Friday, February 9, 2018

The Path of Discipleship - Love and Worship

This post marks the end of the discussion of love as a virtue of discipleship.  Clearly, there is much more that could be written.  Love is an essential topic in scripture as well as theology in general.  We are all responding to the love that God showed us from the very beginning, from creation, from the first breath, from the cross.

                One of the traditional ways that Christians have responded to this love is through communal worship.  As we gather together, we turn toward God as a community with thanks and praise, grateful for what God has done and continues to do and promises to do.  In our congregation, we worship facing the cross, constantly reminded that the love that we celebrate is both grounded in and tempered by the suffering and death of Jesus.

                We also worship facing the communion table, invited every week to come forward and take part in the community meal where Jesus greets us as host and feeds us with his own self, sustaining us once again to go out into the world with love.  Some traditions have an altar call where the hope is that people will experience that one-time conversion, able to answer with a date to the question, “When were you saved?”  My Lutheran tradition invites the community forward every week to the table of grace, recognizing that our lives need conversion again and again.  We come forward to discover that Jesus has chosen us in spite of who we are and what we may have done.

                Worship has a three-fold purpose when it comes to love.  First, we encounter God’s love in word and sacrament.  I put this first because such is the nature of grace; God always acts first.  We may think that we are the primary actors on Sunday morning, with our standing and sitting and singing, but before we can crack open a hymnal, the Holy Spirit has already been singing to us, a song of creation and a song of love.  On Sunday morning (and any other time we worship together) we intentionally wade into the stream of God’s love, not realizing that it is not a stream we choose to enter, but an ocean that surrounds us like the oxygen and nitrogen in the air we breathe.  When we take the time to pay attention, to glimpse that love, we are called to respond.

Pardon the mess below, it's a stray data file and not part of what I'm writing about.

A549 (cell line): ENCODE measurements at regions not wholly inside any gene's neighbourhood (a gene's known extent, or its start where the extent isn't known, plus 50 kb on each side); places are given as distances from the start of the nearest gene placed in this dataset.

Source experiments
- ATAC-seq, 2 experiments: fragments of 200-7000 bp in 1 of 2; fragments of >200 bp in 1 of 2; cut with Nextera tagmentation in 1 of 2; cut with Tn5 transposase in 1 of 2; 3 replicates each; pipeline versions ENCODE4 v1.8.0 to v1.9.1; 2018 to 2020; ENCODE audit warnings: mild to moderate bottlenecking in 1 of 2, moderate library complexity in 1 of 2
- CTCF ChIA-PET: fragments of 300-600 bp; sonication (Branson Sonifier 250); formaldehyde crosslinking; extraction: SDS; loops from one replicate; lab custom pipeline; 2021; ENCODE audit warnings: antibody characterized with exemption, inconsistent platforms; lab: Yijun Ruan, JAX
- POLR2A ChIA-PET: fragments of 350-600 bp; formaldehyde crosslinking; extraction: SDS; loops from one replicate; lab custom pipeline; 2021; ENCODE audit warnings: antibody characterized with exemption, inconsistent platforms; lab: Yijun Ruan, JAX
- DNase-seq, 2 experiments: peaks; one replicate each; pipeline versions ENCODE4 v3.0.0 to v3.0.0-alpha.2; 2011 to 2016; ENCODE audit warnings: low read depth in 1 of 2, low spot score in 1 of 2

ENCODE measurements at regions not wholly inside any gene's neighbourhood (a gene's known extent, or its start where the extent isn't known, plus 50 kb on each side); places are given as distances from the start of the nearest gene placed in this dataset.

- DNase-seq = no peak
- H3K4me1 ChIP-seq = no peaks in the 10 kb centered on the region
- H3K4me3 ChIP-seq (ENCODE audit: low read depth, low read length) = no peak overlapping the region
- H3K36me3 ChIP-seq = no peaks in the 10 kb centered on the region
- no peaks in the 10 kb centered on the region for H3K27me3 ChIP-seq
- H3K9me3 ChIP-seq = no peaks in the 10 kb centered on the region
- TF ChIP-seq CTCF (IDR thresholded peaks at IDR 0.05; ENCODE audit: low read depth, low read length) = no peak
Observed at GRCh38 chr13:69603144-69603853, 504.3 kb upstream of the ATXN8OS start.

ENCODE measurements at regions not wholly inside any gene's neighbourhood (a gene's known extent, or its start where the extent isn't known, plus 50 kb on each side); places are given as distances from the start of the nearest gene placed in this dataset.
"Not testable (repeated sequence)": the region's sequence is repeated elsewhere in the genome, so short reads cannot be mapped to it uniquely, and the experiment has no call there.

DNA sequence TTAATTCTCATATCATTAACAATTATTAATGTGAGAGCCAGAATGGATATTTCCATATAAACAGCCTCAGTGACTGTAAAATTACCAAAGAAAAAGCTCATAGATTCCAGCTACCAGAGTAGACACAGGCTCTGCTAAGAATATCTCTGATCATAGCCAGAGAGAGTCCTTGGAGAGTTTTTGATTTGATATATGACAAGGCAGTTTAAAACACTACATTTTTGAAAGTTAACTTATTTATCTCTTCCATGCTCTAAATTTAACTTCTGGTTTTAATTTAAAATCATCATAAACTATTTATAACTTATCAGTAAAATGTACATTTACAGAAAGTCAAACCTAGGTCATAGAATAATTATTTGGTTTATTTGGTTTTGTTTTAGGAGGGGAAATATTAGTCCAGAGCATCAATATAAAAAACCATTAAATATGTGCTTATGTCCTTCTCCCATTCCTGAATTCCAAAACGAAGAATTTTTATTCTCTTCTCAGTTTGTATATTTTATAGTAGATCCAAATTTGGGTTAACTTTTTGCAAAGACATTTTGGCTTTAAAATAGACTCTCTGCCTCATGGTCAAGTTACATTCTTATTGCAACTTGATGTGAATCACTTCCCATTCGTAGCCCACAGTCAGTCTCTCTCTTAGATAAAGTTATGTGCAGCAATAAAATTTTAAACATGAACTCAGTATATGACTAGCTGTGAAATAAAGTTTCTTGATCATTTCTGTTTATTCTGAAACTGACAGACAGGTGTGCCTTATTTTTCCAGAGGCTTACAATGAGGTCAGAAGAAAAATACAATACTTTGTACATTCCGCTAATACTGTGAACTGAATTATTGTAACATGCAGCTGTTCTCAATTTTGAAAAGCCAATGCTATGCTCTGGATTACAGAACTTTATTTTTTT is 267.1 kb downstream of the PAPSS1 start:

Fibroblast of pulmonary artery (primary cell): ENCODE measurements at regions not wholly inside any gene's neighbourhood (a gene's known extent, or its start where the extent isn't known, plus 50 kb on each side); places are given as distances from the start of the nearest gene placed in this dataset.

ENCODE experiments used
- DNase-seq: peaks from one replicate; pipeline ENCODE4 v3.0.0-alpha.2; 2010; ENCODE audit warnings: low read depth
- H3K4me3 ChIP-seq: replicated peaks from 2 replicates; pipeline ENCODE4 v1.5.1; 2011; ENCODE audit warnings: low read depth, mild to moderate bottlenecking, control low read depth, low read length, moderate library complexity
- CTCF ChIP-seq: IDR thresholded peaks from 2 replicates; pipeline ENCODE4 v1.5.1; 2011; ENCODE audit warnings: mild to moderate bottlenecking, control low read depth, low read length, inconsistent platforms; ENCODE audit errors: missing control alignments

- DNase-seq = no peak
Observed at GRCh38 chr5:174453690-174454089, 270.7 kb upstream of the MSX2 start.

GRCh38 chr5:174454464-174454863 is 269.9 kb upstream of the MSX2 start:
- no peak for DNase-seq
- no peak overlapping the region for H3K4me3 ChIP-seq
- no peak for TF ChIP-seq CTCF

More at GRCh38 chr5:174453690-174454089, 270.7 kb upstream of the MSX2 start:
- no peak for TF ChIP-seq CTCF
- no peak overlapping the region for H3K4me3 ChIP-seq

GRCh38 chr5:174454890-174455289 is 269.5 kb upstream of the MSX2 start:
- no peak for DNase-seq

For this reason I put our response as the second purpose of worship.  When we have encountered the love of God it is fitting to take time to admire and celebrate that love, like a beautiful work of art the draws our attention, or (as with the discussion of awe and wonder) a dramatic sunset that stops us in our tracks.  We respond with prayer, praise, song and speech.  We respond with words of thanks and words of peace and words of good news.

                Unfortunately, the valid criticism of much of Christianity is that this is where it seems that the purpose of worship ends.  We come in the building.  We praise an hour.  We go out until next week.  With that attitude, it is no wonder that churches get bogged down in the minutia of worship and liturgy, worried about the style, worried about the proper form, worried about getting it just right.  Should it be entertaining?  Should it be traditional?  After all we only have this hour to convince people to come back for another hour next week.  And isn’t it the purpose of the church to get people in the doors for that precious hour?  We miss the point of worship when we forget a fundamental purpose of worship.

The third purpose of worship is to get us out of worship.  It is what happens when we leave the building, the hymnals, the organs and praise bands behind.  In my tradition, the formal service ends with a declaration of dismissal like, “Go in peace!  Serve the Lord!”  The idea is that the love we encounter in worship should send us out into the world to share that love, live that love and model that love.  The love we show for others is the consequence and continuation of our worship.

We can debate about the nature of the best worship in our day and age.  Worship styles have shifted and changed over the past two millennia.  Liturgy is attractive to some.  Praise music and PowerPoint slides may be attractive to others.  Another group may be more attracted to contemplation and quiet.  None of these are wrong, but all of them miss the point if they fail to send us out in love.  The measure of good worship is not found in the numbers who return, but in the Christians who are inspired to go out and share good news through acts and words of love.

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